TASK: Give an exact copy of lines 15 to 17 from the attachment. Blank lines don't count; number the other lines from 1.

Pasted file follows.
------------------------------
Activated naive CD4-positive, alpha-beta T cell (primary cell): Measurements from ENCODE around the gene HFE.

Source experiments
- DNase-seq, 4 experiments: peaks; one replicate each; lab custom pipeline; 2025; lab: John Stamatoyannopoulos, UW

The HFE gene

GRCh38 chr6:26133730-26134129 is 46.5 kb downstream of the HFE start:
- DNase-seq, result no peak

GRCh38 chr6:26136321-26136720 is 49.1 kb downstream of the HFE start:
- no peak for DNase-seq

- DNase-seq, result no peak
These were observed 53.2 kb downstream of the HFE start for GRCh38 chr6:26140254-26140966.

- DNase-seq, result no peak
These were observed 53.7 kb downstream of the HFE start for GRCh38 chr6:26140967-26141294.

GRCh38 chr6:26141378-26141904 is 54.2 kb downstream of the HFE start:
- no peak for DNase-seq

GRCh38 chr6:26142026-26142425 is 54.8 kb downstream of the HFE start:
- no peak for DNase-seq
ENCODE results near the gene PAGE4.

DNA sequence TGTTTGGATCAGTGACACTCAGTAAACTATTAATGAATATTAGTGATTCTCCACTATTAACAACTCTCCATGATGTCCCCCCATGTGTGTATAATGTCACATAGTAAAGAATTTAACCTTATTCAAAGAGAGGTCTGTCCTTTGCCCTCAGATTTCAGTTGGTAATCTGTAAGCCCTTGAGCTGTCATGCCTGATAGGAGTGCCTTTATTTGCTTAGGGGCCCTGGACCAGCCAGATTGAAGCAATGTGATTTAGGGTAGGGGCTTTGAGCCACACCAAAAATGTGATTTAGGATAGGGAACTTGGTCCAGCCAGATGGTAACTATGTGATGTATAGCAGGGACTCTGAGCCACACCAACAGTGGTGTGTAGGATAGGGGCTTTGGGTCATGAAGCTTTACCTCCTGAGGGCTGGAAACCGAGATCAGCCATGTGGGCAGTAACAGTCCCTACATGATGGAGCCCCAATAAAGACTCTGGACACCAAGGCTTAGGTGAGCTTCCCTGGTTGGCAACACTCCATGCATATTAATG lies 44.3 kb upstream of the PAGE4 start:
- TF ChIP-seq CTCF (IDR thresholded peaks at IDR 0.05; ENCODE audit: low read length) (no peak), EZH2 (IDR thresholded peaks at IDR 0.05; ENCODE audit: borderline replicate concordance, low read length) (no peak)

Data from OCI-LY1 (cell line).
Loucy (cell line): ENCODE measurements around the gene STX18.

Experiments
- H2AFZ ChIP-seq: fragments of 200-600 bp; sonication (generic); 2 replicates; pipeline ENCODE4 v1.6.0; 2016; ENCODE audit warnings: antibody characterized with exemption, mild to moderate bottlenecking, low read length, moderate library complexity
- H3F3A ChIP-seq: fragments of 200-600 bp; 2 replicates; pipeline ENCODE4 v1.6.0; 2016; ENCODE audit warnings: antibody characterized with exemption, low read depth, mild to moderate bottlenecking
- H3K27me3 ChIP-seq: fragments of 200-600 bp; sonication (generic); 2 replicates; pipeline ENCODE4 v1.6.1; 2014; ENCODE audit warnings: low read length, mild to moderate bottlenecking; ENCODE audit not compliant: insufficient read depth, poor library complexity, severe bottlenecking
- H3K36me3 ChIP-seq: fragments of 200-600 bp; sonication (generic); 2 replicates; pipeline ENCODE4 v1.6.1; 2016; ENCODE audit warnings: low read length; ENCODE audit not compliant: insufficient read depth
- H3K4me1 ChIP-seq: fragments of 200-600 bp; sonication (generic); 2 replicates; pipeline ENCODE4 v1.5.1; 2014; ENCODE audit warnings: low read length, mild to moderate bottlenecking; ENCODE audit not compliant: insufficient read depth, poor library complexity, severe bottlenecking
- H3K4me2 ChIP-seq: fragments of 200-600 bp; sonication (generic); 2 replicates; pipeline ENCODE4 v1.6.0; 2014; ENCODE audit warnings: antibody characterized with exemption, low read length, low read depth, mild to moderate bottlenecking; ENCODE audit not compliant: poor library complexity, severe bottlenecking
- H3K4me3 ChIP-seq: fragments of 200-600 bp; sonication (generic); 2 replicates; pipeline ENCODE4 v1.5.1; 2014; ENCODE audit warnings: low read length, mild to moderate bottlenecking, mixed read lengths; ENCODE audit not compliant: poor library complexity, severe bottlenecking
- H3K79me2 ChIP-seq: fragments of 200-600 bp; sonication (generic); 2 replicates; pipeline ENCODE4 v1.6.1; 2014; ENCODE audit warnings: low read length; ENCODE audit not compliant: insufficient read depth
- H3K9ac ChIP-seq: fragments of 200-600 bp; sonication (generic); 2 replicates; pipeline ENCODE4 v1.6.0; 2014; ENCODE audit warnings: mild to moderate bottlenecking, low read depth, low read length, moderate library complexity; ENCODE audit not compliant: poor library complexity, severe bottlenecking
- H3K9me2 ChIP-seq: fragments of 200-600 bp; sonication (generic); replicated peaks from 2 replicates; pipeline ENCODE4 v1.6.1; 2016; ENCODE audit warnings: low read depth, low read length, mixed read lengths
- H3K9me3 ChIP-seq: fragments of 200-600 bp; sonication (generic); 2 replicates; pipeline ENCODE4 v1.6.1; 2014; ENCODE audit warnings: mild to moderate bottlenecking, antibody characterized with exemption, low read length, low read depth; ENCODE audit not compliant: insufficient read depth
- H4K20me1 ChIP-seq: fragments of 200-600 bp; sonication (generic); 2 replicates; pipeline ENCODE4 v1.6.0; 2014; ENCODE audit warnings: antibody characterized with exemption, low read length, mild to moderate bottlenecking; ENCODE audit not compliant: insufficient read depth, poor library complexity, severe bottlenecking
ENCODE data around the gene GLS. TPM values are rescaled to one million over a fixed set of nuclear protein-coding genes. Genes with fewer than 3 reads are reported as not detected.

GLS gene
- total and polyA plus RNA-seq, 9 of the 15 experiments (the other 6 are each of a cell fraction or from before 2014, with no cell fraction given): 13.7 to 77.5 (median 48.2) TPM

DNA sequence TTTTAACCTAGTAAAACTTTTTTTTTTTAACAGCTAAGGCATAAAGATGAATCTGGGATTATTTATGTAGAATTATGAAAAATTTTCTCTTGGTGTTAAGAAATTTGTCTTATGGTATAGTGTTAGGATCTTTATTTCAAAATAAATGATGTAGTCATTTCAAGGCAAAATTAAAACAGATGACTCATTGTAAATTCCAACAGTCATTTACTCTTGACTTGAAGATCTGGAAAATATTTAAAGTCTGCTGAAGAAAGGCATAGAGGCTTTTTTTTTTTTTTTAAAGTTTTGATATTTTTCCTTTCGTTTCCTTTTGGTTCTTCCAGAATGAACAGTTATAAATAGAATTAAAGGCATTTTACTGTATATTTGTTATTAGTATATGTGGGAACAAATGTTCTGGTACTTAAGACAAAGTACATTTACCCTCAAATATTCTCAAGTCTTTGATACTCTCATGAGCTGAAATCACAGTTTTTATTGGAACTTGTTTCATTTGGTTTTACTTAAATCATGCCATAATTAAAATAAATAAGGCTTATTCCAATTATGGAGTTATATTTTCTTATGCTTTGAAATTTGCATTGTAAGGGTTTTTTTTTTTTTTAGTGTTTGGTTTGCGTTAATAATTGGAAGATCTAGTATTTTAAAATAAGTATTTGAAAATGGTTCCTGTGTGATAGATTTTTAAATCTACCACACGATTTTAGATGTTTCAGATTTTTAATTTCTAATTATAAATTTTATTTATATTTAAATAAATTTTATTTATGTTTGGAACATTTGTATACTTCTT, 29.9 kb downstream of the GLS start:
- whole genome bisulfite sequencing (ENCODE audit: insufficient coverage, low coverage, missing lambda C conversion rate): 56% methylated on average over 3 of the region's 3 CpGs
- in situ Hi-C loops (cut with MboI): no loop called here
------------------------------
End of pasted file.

GRCh38 chr6:26142026-26142425 is 54.8 kb downstream of the HFE start:
- no peak for DNase-seq
ENCODE results near the gene PAGE4.